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June 27, 2020

Migrant children detained at ICE facility in Berks County to be released under judge's COVID-19 order

Children must be released due to threat of disease, a judge ruled

Children Berks County
ICE berks county children Michael Coghlan/via Flickr Creative Commons

Children detained with their families at Berks Family Detention Center in Leesport, Pa., must be released due to the threat of COVID-19, a judge ruled Friday.

Children kept with their families in ICE detention centers in Pennsylvania and Texas must be released due to the ongoing spread of COVID-19 in jails, a federal judge ruled Friday. 

The ICE Facility in Pennsylvania impacted by the order is Berks Family Residential Center located in Leesport, Pa. It detains adults or families with children whom the government aims to deport.

Minors who have been detained at the Berks County center with their parents or guardians for more than 20 days must be released by July 17. 

There were 124 total minors in custody in the Pennsylvania and Texas facilities on June 8, meaning roughly that number will be released.

Friday's order was issued by Judge Dolly M. Gee of the U.S. District Court for the Central District of California. It cites the recent spread of coronavirus within ICE detention centers as the reason to release minors now. 

Outbreaks of COVID-19 have been reported at ICE facilities that detain families in Texas, and many others that do not hold minors. Around 2,500 ICE detainees in total have tested positive for the virus.

Judge Gee's order does not specify that the parents of children detained must be released, but it says that they can be released if a court finds a facility to be unsafe due to the COVID-19 outbreak there.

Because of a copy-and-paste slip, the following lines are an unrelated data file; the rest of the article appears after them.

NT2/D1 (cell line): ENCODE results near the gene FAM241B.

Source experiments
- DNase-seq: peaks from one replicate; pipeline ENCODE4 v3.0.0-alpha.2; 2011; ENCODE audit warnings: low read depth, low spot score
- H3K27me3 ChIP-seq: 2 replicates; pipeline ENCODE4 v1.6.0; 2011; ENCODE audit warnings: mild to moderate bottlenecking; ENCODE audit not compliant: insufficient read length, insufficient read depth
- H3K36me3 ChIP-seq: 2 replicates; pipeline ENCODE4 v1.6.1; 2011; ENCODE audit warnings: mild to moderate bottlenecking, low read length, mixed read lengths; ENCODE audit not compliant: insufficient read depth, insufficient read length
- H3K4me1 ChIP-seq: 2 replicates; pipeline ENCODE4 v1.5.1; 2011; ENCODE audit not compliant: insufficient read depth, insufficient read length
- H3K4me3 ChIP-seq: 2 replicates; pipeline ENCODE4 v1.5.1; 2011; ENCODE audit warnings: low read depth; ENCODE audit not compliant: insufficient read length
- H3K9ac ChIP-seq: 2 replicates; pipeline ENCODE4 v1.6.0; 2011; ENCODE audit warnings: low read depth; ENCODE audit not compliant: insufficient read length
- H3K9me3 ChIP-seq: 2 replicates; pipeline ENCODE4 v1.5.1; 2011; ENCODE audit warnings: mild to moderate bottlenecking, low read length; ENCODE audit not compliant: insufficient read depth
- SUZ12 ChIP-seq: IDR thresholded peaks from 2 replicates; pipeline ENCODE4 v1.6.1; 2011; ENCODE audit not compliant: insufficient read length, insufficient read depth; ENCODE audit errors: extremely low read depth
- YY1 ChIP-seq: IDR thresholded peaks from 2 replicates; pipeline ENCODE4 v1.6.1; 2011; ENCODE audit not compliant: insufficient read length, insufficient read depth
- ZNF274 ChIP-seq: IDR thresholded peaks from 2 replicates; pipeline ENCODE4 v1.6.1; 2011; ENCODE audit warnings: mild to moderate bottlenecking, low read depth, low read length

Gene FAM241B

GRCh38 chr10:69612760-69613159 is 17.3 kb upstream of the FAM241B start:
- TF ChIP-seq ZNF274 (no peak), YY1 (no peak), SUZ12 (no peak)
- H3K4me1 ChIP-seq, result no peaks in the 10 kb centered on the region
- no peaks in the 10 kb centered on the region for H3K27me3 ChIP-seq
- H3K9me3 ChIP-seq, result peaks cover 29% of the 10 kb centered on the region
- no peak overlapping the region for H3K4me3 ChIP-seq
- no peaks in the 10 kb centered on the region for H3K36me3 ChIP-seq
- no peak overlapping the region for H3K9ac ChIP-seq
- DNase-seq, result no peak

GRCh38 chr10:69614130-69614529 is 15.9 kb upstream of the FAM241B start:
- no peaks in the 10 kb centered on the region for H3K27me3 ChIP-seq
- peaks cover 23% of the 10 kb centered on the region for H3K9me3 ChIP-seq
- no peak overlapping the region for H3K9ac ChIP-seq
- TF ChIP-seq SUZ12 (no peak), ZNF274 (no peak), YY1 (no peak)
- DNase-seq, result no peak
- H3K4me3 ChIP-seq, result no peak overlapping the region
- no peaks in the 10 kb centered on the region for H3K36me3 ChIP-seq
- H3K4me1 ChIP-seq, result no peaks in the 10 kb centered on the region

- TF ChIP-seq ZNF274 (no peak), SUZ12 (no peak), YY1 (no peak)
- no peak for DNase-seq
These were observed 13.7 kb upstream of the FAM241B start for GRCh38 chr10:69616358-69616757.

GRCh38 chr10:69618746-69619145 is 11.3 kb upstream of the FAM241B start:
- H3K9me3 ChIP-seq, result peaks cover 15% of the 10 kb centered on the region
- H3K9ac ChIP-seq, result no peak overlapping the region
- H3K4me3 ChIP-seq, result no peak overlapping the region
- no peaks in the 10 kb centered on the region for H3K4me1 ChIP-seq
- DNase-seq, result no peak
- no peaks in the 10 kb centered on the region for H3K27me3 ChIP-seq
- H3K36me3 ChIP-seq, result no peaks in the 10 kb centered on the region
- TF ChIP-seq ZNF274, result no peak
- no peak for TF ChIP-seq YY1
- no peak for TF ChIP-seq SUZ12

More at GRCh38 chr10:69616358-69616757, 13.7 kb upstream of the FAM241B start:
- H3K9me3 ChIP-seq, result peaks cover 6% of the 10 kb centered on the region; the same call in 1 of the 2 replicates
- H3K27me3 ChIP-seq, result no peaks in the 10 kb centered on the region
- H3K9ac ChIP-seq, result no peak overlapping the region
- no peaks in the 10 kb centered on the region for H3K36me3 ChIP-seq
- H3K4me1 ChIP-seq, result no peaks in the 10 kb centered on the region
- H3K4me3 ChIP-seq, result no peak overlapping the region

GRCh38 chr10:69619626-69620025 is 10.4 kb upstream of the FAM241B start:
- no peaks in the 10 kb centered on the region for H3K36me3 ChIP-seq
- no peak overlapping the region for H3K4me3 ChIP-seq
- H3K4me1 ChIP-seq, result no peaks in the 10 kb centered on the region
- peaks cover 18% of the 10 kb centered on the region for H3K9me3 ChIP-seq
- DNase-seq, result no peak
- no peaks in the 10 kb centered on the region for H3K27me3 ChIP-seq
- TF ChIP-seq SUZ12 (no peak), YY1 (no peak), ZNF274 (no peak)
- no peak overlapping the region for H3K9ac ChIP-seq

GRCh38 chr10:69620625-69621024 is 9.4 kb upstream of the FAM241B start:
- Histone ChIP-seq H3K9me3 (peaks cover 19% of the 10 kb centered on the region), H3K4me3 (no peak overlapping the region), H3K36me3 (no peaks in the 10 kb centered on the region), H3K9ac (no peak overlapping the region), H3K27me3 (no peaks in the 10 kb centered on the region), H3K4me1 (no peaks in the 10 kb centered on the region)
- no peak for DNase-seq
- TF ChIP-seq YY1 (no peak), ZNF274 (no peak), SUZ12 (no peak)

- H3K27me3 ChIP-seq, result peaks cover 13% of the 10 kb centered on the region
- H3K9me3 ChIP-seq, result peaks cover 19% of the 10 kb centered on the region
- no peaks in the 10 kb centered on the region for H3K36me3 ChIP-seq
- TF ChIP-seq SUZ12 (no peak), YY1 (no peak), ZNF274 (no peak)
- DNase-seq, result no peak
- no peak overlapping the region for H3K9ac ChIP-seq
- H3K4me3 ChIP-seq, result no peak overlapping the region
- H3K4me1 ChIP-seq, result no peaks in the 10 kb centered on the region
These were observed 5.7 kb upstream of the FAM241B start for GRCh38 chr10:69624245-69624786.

Parents may be required to designate a guardian or relative living in the United States in order to ensure their child's release. ICE officials asked detained parents to designate someone in the country to take their kids last month, but many parents appeared to refuse to do so.

Advocates for immigration and Berks Center detainees are now worried the individual ICE facilities won't follow through, or that children will be separated from their families since the order does not require parental release. 

Family separation has been an ongoing issue of ICE enforcement, especially criticized during the Trump administration. 

In order to release parents with their children under Gee's order, ICE may be required to exercise "broad release authority," another reason some are worried that this ruling may lead to family separation.

Gee's order also does not apply to unoccupied migrant children detained by the U.S. Department of Health and Human Services. There were roughly 1,000 such children detained at those facilities in early June.

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